Wide Receivers

A.J. Green has proven that he is as safe as they come in terms of fantasy wide receivers. Ever since his breakout rookie season, Green has been touted as a top-tier receiver, and rightfully so. He finished the year in the top ten in targets, receptions, receiving yards and touchdowns, all of which are easily repeatable for a player of his caliber. The important thing to reiterate is Green’s safety. Most rankers have him slotted as an easy second rounder, and that’s absolutely where he should be. Not only do you want value that early in the draft, but you also want players you know can produce. There shouldn't be anything holding you back from taking a top-tier receiver in the middle of the second round this year, given all the uncertainty at running back, and A.J. Green is definitely a selection to consider.

The number two receiver spot has always been an intriguing position given the effectiveness of the Cincinnati offense. With Andrew Hawkins off to Cleveland, the only real threats at the moment are Mohamed Sanu and Marvin Jones. The likelier of the two is Jones, given the fact the he has already shown us his explosive playmaking ability. I’m sure fantasy owners remember his insane 122 yards and four touchdowns against the New York Jets last season, as well some other highlight plays of his. Sanu, on the other hand, hasn't really shown us much of anything. His stats are average at best, grabbing just two touchdowns last season with his highest yardage total coming in at just 68. Jones may be worth a lottery ticket pick in a deeper league or a three-WR format, but until we see one of these guys break through, it’s hard to justify stashing either of them under standard rules.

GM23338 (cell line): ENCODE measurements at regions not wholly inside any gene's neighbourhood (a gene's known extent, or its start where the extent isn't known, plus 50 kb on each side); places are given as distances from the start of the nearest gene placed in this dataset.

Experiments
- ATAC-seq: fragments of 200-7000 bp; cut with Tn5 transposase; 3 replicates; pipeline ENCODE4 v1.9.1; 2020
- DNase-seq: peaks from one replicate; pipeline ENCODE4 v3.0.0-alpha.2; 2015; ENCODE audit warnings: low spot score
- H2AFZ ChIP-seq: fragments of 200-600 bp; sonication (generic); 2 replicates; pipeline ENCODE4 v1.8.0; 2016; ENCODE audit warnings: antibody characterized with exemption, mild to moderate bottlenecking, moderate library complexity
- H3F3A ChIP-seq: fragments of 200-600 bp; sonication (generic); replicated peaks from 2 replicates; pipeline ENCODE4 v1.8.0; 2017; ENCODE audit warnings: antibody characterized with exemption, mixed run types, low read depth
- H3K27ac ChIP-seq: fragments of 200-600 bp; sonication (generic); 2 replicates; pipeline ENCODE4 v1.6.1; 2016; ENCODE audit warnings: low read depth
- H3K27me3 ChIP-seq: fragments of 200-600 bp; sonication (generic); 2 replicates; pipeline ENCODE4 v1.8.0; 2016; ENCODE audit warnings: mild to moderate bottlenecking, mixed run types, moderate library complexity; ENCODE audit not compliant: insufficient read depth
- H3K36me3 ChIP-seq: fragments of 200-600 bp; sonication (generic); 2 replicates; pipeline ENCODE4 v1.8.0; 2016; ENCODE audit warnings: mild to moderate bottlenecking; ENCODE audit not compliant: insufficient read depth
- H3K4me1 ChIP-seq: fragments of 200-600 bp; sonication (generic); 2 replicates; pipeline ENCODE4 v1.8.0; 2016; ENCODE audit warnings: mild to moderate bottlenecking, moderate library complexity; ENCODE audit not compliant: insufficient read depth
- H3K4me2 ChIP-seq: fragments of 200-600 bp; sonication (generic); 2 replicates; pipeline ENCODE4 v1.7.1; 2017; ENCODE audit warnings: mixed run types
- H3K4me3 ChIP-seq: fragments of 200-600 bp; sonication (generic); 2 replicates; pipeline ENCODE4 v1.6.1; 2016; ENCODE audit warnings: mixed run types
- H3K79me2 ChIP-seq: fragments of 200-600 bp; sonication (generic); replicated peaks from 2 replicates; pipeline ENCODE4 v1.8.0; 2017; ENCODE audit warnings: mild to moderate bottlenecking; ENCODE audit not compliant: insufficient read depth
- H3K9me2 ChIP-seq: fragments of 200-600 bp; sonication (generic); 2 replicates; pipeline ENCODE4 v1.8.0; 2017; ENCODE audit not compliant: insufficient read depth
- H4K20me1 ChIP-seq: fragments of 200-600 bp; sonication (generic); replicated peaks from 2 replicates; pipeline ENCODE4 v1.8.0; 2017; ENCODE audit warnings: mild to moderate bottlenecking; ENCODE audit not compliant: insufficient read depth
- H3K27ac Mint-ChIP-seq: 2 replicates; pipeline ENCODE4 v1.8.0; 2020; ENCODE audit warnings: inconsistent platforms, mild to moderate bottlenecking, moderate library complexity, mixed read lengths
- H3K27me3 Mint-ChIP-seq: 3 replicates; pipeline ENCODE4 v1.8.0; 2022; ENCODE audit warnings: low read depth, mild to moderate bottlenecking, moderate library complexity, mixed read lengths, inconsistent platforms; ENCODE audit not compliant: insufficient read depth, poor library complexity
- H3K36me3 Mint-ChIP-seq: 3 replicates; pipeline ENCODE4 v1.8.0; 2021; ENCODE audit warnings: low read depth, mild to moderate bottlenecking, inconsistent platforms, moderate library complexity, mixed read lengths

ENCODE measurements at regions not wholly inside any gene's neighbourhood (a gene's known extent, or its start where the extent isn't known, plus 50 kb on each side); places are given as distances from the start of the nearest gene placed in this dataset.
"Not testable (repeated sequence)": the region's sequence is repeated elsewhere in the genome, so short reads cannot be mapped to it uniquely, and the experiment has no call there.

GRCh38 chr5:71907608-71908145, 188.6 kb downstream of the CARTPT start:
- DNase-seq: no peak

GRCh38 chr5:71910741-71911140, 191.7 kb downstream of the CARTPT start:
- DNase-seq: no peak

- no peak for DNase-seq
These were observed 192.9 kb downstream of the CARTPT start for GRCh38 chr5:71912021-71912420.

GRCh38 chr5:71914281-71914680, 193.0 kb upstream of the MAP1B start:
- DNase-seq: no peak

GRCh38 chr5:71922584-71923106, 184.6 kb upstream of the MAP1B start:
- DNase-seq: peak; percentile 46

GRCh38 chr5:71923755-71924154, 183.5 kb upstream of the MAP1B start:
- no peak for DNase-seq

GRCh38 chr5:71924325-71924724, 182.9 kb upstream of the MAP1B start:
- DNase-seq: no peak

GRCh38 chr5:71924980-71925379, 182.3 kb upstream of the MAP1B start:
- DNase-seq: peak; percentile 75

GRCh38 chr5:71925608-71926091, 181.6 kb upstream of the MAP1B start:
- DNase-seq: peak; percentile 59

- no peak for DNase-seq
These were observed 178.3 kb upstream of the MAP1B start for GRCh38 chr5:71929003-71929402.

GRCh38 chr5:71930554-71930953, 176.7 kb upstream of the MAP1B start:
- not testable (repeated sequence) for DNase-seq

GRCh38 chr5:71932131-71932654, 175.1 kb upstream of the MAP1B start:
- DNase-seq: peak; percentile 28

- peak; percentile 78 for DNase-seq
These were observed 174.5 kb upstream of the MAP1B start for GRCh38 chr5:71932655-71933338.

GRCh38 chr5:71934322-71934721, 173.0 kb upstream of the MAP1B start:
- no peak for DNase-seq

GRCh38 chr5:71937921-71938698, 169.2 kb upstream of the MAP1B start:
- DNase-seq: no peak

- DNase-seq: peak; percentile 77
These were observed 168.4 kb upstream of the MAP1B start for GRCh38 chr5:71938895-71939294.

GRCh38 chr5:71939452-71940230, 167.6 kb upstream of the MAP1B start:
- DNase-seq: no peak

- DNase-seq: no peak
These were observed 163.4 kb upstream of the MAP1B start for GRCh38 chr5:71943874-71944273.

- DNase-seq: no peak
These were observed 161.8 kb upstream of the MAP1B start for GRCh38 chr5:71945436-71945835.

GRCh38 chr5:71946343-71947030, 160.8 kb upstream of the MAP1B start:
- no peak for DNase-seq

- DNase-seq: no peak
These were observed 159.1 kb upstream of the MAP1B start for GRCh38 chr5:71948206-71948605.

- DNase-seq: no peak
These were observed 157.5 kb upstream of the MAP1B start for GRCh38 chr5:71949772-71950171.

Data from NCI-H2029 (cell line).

Running Backs

Giovani Bernard was a hot commodity heading into the 2013 season given his sleeper status. He pretty much lived up to that hype as and became a usable RB2 despite technically splitting the workload with BenJarvus Green-Ellis. Bernard’s stat totals don’t exactly jump off the page, but given how weak the running back position is these days, they’re enough. Added to the mix this year is freshly drafted running back Jeremy Hill out of LSU. This was a surprising pick during the draft, especially since he was taken in the second round. Second rounders aren’t typically drafted to be backups so it’s a little troublesome for Bernard supporters. The likely and most talked about scenario is that Green-Ellis will eventually be released and the Bengals will continue to use two running backs with Bernard and Hill. This would be totally fine for Bernard, as he has already proven he can produce in that environment but it would be a huge boost for Hill. If that were to happen, Hill would catapult up draft boards simply due to the opportunity. That said, Hill is still a rookie and like all rookies, we have to see him actually do it first. The concern that Bernard loses some touches is a legitimate one, but it shouldn’t be enough to scare you off. New offensive coordinator Hue Jackson has indicated he would like the team to be more run-oriented, which is good news for Bernard and whoever else is playing second fiddle. And in case you were wondering, Hue Jackson’s job title was promoted to offensive coordinator after serving as their running backs coach-- that in itself should be reassurance that whichever backs end up in the regular rotation, they will be fantasy relevant.